Secondly, you should exchange information with all other drivers involved in the crash. Here is the basic information that you should write down:
- Phone numbers
- License plate numbers
- Vehicle makes and models
Stay Calm and Don’t Reveal Too Much Information
It’s natural to feel shaken up after an accident, especially if you believe that it was your fault. All of this adrenaline can cause you to say the wrong things and possibly make your situation worse. Even if the other driver displays obvious anger towards you, you should never admit or hint that the crash was your fault. You should stay calm and avoid doing this after a crash:
- Talking about what you were doing right before the crash. This may include texting while driving, drunk driving, taking your hands off the wheel, talking to a passenger, etc.
- Discussing with police or the other driver(s) who you think caused the crash
- Apologizing or saying anything that may indicate that you caused the crash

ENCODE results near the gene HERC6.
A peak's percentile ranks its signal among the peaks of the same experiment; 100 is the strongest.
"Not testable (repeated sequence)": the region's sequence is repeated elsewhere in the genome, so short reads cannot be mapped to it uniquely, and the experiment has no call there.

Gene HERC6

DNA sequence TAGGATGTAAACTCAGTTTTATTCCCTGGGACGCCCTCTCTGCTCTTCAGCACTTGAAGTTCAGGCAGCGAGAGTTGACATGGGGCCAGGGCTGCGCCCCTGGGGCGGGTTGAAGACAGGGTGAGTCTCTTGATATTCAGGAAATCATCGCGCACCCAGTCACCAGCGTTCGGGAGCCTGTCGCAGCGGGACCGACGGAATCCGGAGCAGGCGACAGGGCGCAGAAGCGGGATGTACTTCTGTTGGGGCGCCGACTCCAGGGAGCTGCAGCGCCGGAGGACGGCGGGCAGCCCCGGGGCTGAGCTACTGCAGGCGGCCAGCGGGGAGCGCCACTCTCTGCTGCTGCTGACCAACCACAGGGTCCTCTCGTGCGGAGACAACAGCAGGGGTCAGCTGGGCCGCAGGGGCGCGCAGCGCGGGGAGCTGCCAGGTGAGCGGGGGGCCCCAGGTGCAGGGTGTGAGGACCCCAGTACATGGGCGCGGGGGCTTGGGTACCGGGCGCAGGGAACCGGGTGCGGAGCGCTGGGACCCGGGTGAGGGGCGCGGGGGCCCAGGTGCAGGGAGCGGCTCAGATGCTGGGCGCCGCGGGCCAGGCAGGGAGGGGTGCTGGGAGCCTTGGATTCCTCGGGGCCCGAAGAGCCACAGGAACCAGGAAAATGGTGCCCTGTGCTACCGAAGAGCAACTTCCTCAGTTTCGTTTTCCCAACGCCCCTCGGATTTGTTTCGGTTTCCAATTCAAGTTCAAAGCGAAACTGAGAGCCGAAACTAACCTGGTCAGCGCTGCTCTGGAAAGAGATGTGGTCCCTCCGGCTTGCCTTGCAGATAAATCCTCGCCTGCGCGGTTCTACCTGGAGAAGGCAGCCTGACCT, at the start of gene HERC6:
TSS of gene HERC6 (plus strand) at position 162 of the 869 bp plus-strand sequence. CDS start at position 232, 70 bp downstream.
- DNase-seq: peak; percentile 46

- Talking with the other driver(s) about what they were doing before the crash to potentially pick out their mistakes
Notify Your Insurance Company
Lastly, if you’re at-fault for an accident, you should call your insurance company as soon as you can. If you wait too long to notify your insurance company about the accident, it’s possible that you won’t receive coverage.
Will My Car Insurance Rates Increase If I Caused a Car Accident?
As explained previously, Illinois follows the 51% rule. If you are more than 51% responsible for the accident, your insurance rates will likely go up when you renew your policy. But all insurance companies and policies are different, so the best way to know for sure is to call. Additionally, some insurance policies will even offer “accident forgiveness” as long as you go a specific amount of time without causing another accident. If you paid for accident forgiveness ahead of the crash, you can potentially utilize those benefits.
What Types of Damages Can I Claim if I’m At-Fault for an Accident in Illinois?
As long as you are less than 51% responsible for a car crash in Illinois, you can still receive compensation. You can potentially receive economic and non-economic damages.